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On-test: Mercedes X-Class - Too premium for a pickup?

For those not totally convinced by Land Rover’s latest Discovery, we take a look at Mercedes premium pickup. While it may originate from Nissan’s Navara, changes from the German firm run deep beneath its sleek exterior.

 

Geoff Ashcroft reports.

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Sold by Merc van dealers, do not expect to see this commercial vehicle in your local car dealership.
Sold by Merc van dealers, do not expect to see this commercial vehicle in your local car dealership.

When Mercedes Benz completes its X-Class pickup range later this year, it will be the second maker to offer a V6 option in its line-up. It’s a move which will put even more distance between itself and donor vehicle provider Nissan.

 

Mercedes is keen to push that distance, too. The German maker had its fingers burnt with its last commercial vehicle joint venture which resulted in the Citan van – it was, to all intents and purposes, a rebadged Renault Kangoo. And Mercedes is keen to avoid making the same mistake again.

It is perhaps why this latest pickup looks and feels anything but similar to the Nissan Navara on which it is based. The body is 50mm wider and, with the exception of door handles and roof aerial, is all-new.

 

Meanwhile, the wheel track has been widened by 70mm; brakes and dampers are Mercedes items; the ride height has been lowered by 20mm; the seven-speed auto box has been remapped for smoother shifting; and unlike the Navara, the X-Class provides an external temperature reading.

 

The X-Class also comes with pre-wiring for a tachograph, although you will agonise over where to fit it. Merc could have created a single DIN slot above the climate control panel to simplify installation. Disappointingly, the X-Class misses out on a steering column which can be adjusted for reach.

Load space benefits from a useful tie-down system
Load space benefits from a useful tie-down system

The 2.3-litre Euro 6 compliant diesel comes in two power outputs and can be linked to a six-speed manual or seven speed auto. Lashings of sound insulation make this imperiously quiet for a pickup, helping to stamp out its authority as a premium machine, backed up by three trim levels.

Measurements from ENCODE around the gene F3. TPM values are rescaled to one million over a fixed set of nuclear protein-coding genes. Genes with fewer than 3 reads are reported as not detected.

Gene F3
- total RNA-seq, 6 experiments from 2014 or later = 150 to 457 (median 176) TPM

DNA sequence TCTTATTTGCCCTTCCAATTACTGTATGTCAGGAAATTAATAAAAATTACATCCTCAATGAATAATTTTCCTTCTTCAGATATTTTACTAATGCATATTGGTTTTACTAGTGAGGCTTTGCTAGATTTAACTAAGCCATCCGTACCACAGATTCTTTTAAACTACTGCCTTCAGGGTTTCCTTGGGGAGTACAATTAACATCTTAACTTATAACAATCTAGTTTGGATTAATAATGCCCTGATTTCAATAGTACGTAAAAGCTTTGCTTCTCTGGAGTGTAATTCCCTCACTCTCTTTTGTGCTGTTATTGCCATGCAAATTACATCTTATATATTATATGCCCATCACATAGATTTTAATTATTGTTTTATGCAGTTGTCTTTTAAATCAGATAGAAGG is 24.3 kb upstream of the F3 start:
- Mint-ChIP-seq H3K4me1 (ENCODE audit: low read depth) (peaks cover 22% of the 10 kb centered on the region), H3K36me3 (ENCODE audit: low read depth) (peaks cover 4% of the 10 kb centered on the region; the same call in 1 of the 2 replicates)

It is practical too, packing a load securing kit which will be familiar to Nissan owners, while an electric sliding rear middle window option will help with movement of lengthy items.

A factory towbar option comes with trailer stability assist to make the most of its 3.5 tonne towing capacity, and clever tech brings hill start assist, hill descent control, 360-degree camera, brake assist, tyre pressure monitoring and a reversing camera.

Cab interior mimmicks that of Mercedes’ car range, and is opulently finished for a pickup.
Cab interior mimmicks that of Mercedes’ car range, and is opulently finished for a pickup.

The Snowdonia venue for the X-Class launch highlighted what you would expect a premium pickup to be. It rides confidently thanks to a multi-link rear suspension system, runs quietly and shifts smoothly.

 

So is it too good for farm work? Undoubtedly, but so too are many others which get subjected to the same working environment.

 

And what of the V6 version? It is a powertrain rumoured to be coming from Merc’s E-Class All Terrain model, offering a nine-speed auto, 258hp and permanent four-wheel drive. It should keep VW’s Amarok V6 honest, though we suspect it is unlikely to compete on price.

 

For those divided by Land Rover’s latest Discovery, this is well worth a closer look as an alternative, though we would hold fire until the X-Class V6 arrives.

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